If you had to describe your music in a sentence, what would you say?
Jamie Whelligan: A menagerie of melodies and musical soundscapes – or glibly gliding gobbledygook, if you may.

Phil Channell: Psychedelic melodic electronic/guitar pop that echoes our favourite moments from 70s and 80s alternative bands.

How did you get into music?
PC: There were a lot of successful musicians that lived on my street where I grew up in the 1980s. Alan Gill, the guitarist from The Teardrop Explodes, had a studio a few doors down from my house. Being a piano player and hearing what sounds could be made with synthesizers and samplers, I really wanted one and it was an obvious route to follow. The only problem I had was that they were massively expensive, I was still at school and my parents certainly couldn’t afford it. Alan, being the kind neighbour we all knew, offered to let me to use his Ensoniq Mirage keyboard. Like a kid in a sweet shop I dived right in and with the help of Alan letting me use his studio, within a year I’d started producing and recording my own music.

JW: Though I’ve always been a bit of a lazy sod where learning the intricacies have been concerned, I’ve always loved listening, talking and, in a crude way, mimicking music that I heard. Being the youngest of 10 music-loving kids, there were always loads of different records, from Zappa to The Beatles to The Dead Kennedys, being played in the family house – often at the same time. In that environment, it was almost impossible not to get into music.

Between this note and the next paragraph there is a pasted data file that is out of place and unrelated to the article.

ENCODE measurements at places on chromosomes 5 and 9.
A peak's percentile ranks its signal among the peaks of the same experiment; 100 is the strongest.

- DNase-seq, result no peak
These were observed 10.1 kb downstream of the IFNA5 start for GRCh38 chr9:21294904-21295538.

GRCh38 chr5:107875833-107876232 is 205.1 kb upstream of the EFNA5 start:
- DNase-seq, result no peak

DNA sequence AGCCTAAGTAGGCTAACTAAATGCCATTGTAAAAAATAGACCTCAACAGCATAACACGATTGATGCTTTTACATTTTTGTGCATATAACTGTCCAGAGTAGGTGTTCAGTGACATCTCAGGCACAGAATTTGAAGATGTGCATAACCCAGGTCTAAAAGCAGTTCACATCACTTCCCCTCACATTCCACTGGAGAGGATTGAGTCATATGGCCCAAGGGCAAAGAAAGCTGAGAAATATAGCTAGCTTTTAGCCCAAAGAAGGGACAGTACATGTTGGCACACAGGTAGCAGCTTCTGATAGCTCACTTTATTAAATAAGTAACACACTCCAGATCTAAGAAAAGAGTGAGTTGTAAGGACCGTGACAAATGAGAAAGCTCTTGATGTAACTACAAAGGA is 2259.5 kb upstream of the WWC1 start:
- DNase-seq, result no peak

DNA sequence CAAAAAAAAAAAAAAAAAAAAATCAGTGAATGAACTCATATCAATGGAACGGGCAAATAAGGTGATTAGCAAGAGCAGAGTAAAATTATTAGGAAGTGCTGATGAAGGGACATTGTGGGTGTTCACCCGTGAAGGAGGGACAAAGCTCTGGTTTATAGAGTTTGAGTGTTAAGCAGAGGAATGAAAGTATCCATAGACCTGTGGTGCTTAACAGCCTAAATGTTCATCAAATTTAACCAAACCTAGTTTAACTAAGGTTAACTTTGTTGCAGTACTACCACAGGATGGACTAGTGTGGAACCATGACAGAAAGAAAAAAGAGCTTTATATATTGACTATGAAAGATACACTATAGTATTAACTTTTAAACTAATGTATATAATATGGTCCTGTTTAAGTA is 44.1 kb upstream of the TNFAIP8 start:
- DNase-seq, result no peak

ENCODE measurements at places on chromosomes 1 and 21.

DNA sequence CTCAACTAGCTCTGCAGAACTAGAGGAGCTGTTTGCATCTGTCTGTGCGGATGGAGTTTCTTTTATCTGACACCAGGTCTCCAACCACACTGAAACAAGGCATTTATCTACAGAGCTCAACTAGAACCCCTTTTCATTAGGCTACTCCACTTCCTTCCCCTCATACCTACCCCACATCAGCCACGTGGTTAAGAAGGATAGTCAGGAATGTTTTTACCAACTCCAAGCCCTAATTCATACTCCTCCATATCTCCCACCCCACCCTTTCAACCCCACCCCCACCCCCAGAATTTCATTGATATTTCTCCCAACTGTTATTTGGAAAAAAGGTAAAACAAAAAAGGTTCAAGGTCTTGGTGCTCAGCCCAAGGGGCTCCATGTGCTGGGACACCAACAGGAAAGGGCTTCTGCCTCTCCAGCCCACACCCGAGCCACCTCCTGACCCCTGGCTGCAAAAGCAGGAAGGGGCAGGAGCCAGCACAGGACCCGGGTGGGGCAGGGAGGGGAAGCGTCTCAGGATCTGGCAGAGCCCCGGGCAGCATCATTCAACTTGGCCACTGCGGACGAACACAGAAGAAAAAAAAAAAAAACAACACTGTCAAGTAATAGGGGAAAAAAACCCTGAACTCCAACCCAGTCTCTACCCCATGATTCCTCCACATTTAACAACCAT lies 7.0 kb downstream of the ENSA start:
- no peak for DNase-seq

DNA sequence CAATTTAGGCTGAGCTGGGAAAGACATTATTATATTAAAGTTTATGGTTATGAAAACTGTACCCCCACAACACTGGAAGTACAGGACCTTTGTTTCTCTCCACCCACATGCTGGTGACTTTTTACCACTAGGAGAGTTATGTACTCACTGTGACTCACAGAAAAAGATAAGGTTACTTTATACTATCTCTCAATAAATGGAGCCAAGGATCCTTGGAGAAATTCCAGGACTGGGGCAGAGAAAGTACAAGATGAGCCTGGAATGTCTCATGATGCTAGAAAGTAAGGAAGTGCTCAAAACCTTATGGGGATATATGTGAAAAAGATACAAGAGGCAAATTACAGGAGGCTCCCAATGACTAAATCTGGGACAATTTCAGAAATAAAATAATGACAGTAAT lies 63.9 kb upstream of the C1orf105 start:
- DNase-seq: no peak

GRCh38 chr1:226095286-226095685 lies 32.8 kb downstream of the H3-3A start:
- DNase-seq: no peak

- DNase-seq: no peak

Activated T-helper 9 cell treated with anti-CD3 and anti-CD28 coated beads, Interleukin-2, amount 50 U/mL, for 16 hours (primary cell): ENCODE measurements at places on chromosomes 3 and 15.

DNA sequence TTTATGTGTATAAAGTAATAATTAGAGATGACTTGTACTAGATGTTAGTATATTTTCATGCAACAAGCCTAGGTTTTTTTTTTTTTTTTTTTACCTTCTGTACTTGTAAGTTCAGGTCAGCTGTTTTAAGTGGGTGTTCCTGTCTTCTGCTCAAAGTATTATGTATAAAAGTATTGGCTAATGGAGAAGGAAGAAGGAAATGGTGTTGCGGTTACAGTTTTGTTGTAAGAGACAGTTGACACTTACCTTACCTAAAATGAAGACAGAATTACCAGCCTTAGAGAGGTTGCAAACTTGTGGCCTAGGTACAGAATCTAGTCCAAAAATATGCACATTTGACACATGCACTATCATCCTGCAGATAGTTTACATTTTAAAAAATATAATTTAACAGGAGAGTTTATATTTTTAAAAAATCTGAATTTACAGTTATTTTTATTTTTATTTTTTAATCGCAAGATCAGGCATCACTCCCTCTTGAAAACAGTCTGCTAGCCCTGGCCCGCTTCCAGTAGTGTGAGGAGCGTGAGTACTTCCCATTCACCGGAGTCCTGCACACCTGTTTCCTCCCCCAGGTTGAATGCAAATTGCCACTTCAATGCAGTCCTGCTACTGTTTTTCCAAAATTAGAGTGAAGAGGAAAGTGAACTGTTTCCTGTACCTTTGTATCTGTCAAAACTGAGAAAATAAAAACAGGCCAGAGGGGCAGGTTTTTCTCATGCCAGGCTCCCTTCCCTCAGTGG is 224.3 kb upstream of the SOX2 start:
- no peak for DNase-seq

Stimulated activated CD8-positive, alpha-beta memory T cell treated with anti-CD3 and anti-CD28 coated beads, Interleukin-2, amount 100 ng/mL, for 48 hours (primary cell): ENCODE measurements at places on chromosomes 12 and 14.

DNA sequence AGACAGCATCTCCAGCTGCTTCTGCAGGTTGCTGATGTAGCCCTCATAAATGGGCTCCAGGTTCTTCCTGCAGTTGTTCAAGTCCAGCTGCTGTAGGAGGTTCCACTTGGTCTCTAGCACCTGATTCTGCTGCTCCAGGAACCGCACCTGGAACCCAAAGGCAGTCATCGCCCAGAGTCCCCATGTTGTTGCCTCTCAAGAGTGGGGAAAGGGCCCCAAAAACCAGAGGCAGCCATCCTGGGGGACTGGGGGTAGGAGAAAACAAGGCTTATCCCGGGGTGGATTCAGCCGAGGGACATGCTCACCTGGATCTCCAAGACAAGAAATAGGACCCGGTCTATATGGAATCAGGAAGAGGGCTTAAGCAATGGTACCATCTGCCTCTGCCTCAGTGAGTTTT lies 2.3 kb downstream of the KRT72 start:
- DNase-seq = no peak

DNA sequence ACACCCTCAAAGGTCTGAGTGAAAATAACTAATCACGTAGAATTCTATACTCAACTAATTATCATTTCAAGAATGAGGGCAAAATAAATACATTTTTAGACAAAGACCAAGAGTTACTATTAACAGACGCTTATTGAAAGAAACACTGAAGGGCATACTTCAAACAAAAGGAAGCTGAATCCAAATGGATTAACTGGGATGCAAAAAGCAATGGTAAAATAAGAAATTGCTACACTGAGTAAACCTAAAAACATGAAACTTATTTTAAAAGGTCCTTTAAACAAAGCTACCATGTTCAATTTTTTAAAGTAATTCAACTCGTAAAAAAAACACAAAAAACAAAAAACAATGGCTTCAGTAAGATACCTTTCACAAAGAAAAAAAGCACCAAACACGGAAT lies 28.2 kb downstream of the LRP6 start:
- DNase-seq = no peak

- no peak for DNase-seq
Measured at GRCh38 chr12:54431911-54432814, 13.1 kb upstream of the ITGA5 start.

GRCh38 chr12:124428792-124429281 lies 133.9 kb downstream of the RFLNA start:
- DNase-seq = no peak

“A menagerie of melodies and musical soundscapes – or glibly gliding gobbledygook” Jamie Whelligan

Can you pinpoint a live gig or a piece of music that initially inspired you?
JW: The gig that first inspired me to go back home and write a song was probably seeing my mates The Blakeys playing at The Alex in Birkenhead… a great little combo.

What do you think is the overriding influence on your songwriting: other art, emotions, current affairs – or a mixture of all of these?
JW: I think most of my favourite songwriters are good observers of the mundane minutiae of society – like Nigel from Half Man Half Biscuit, Paul Heaton and, in his better days, Morrissey – but as I can’t compete with them, I probably have to rely on half-baked emotions filled with a collection of major seventh chords and layered with lashings of lyrical nonsense. Which Phil then masterly bakes at 200°C.

PC: It’s got to be film as my biggest influence: whenever I produce I always have a movie/video of the song flying around my head.

Why is music important to you?
JW: I can’t escape music, and it’s pretty much tied up with most things I do both pleasure-wise and earning a crust – I also ply my trade as a busker on the London Underground. So, it’s pretty important that I make it pleasurable and entertaining, at the very least for myself.

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